Genesys International states reverse osmosis technology is being widely adopted both to clean up and reuse mining waste water and to concentrate metals for enhanced recovery.

By reverse osmosis specialist Genesys International mining business development manager Phil Morton (Phil is a fully qualified mining engineer from the Camborne School of Mines. He has over 10 years of deep knowledge in fossil fuel, complex base and precious metal mining operations in the UK, Australia and most recently, Saudi Arabia).

This article first appeared in Mining Review Africa Issue 6 2018

Over 300 membrane plants are operating around the world treating water in mining processes.

Genesys won a £1/2million research grant in 2017 from the UK Government industrial initiative: Innovate UK, to investigate calcium sulphate scaling in membrane separation technology plants utilised within mine water management.

Max Fazel senior research chemist at the Genesys R&D centre at Middlewich Cheshire UK has been conducting a series of threshold tests, flat sheet membrane and pilot plant experiments to gain greater understanding of calcium sulphate solubility at varying pH and levels of soluble metals.

MD Steve Chesters explains how Genesys got involved in the mining market.

“In 2012 some independent studies were conducted on calcium sulphate antiscalants for reverse osmosis membranes and Genesys CAS came out on top.

“Unknown initially to us in the UK, large quantities of Genesys CAS were being ordered and shipped to Peru, after a bit of investigation we realised the product was being used at a couple of gold mines in Peru.

“This then started a series of support visits by Fernando del Vigo of Genesys Spain to the Peru mines to monitor and optimise the antiscalant use and conduct membrane autopsies and cleaning tests.”

The sheer volume of business prompted Chesters to investigate further and having established the widespread use of membrane plants in mining, the research grant was applied for and granted.

Myself, the Genesys mining manager who worked at Glencore’s Mount Isa Mines for five years, was hired in 2016.

The complexity of mining water chemistry means each mine and reverse osmosis membrane plant has different requirements.

Because Genesys is uniquely set up to conduct membrane autopsies, run scaling tests we can formulate site specific antiscalants for any mine in the world.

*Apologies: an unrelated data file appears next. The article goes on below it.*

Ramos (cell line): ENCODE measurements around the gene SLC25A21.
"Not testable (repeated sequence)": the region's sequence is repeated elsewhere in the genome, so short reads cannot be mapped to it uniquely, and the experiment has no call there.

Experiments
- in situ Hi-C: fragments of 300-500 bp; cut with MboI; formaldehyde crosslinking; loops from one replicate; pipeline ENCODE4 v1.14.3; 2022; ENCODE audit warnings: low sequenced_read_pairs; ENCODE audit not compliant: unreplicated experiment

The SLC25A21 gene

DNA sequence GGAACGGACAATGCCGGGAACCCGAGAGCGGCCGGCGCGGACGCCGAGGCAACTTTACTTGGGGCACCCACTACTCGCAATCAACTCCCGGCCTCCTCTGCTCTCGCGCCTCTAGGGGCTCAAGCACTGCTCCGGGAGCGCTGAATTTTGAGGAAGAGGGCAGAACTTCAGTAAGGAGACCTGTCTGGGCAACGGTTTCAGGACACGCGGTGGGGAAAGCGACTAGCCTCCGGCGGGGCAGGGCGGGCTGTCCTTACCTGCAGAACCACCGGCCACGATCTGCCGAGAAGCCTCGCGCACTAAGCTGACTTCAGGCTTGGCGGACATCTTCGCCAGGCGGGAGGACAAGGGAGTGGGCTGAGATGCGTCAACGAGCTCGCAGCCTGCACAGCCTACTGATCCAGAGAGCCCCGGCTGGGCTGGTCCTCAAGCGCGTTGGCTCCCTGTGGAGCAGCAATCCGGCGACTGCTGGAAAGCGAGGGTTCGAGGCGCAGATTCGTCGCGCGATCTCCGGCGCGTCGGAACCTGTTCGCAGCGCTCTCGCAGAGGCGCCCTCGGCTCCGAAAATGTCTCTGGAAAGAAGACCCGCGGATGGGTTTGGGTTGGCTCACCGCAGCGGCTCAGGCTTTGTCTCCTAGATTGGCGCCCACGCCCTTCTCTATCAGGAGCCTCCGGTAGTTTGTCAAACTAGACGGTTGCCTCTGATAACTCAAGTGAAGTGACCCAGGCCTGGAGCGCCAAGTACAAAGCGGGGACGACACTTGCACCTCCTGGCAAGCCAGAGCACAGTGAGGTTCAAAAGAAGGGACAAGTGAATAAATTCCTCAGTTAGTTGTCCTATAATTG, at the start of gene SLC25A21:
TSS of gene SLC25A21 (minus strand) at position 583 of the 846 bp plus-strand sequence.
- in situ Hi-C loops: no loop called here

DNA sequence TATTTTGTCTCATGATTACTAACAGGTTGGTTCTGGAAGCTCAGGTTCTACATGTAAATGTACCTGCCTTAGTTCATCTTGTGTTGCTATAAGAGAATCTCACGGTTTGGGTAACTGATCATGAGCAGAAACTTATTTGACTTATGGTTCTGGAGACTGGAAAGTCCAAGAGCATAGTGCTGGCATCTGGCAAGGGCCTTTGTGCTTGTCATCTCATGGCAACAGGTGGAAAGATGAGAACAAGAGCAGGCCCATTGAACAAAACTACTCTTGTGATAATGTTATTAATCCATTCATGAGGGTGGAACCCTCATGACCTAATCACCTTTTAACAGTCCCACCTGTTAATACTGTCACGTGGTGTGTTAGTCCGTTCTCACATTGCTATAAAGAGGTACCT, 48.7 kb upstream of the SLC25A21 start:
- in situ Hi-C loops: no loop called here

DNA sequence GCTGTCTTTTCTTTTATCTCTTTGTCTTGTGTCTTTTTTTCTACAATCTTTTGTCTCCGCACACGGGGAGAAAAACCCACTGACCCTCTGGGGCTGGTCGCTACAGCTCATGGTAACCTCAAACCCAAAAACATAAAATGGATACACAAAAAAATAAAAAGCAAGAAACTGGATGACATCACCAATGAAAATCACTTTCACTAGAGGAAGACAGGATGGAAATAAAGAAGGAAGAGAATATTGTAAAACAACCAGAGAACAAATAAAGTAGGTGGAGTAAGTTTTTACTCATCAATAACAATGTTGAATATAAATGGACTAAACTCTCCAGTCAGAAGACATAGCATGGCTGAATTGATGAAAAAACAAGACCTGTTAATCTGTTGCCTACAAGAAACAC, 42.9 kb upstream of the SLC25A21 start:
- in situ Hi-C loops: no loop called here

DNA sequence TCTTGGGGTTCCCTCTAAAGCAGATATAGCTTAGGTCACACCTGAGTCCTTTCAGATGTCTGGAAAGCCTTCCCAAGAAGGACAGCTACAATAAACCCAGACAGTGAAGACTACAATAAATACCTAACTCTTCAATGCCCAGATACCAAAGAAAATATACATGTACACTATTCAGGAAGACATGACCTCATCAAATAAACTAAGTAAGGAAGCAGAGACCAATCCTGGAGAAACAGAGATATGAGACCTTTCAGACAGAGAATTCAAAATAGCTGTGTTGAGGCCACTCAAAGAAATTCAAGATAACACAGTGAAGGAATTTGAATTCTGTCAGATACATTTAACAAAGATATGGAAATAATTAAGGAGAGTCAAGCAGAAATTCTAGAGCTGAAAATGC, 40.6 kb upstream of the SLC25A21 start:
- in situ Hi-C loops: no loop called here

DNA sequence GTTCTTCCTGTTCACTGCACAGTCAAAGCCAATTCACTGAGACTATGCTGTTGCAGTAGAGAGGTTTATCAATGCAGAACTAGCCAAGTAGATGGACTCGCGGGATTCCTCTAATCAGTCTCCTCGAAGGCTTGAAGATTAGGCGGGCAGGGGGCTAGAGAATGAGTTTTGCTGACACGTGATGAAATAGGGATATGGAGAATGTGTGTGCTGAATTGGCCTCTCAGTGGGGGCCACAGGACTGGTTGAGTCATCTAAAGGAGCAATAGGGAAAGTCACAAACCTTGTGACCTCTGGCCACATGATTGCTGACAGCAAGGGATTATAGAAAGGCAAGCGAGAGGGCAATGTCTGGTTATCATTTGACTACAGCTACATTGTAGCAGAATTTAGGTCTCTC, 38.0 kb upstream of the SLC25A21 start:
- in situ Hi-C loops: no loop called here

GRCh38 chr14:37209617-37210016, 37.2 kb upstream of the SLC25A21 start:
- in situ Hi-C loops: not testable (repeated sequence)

Products have been tailored for the different mines and leaching processes in Peru and recently Australia where high levels of Barium and silica have meant newly formulated ant-iscalants are required.

With the help of the mining grant, Genesys was able to adapt their existing scaling prediction software and rewrite the chemistry book for extremes of pH and scale formation that is actually found in mining.

“Conventional reverse osmosis antiscalants simple don’t work at these pH extremes,” comments Chesters, who is optimistic that with the new products and software improvements can be made in the operation of RO plants.

A huge amount of work has been completed, through running synthesised mine waters and conducting autopsies on reverse osmosis membranes received from companies such as Barrick, Newmont, to the point where we already have three uniquely bespoke development products ready for industrial testing.

What has become clear is that there is no ‘one stop shop’ product for these mine waters.  They are as unique and changeable as the ore body being mined.

Breakthrough discoveries within the early stages of the study has also implemented a change in Genesys’s scale prediction software.

We have identified that the chemistry outside of pH range 3-9 is historically ‘assumed’ and therefore our developing mining client base require a new version of Membrane Master4 that is specifically tailored for the issues associated with mine waters – Membrane Mine Master.

Genesys is currently engaged with a number of operations and miners and have recently sent their development products out to Newmont & Roy Hill.

We are continuing to increase our understanding of mine water chemistry and are looking for further engagement of operations and mining companies who are treating their mine water via membranes so we may understand and create a solution for their specific problem and by having the grant awarded means we can do this at no cost to the client.

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